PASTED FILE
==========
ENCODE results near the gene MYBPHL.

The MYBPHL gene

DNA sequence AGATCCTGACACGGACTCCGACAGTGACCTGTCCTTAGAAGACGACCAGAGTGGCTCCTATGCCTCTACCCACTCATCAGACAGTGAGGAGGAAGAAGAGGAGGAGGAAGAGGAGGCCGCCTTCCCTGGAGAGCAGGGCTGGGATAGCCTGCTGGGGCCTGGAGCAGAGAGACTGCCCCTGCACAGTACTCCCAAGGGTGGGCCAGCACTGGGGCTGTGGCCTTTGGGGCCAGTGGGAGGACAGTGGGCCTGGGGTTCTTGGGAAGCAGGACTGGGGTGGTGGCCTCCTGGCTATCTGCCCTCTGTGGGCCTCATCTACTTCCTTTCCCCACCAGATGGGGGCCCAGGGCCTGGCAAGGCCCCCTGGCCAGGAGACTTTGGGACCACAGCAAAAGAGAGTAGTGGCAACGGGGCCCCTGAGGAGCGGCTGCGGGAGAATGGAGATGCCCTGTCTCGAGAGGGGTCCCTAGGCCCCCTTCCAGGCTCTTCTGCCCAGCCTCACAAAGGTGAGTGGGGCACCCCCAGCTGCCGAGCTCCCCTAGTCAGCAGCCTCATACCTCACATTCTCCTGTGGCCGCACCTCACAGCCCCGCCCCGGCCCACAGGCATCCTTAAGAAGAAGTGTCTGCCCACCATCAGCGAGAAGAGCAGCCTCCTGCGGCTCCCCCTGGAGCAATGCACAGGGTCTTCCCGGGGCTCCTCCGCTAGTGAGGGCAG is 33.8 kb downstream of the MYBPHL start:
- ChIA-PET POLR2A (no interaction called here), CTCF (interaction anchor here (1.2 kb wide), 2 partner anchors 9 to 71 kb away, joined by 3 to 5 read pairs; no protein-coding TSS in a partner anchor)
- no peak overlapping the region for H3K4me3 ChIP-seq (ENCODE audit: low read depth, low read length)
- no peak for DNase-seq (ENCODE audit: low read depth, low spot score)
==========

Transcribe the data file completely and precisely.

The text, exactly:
ENCODE results near the gene MYBPHL.

The MYBPHL gene

DNA sequence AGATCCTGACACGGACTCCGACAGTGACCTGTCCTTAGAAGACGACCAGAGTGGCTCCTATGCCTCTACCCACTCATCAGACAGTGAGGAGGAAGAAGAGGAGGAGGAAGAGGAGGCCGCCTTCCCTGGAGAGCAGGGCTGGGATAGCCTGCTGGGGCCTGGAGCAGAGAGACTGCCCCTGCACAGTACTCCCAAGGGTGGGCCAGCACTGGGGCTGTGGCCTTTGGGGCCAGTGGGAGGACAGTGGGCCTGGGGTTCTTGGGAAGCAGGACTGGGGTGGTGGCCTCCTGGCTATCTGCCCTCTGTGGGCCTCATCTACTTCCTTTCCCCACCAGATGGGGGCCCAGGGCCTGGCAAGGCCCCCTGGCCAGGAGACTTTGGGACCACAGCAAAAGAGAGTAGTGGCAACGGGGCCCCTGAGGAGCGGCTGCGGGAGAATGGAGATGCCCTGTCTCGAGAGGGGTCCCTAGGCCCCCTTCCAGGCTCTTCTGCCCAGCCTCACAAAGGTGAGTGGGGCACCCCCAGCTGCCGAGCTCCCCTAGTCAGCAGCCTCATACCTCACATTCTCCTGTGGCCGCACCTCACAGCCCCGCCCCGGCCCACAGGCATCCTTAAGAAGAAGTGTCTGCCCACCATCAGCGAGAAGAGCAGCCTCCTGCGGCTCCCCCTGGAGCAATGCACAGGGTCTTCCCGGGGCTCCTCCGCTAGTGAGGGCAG is 33.8 kb downstream of the MYBPHL start:
- ChIA-PET POLR2A (no interaction called here), CTCF (interaction anchor here (1.2 kb wide), 2 partner anchors 9 to 71 kb away, joined by 3 to 5 read pairs; no protein-coding TSS in a partner anchor)
- no peak overlapping the region for H3K4me3 ChIP-seq (ENCODE audit: low read depth, low read length)
- no peak for DNase-seq (ENCODE audit: low read depth, low spot score)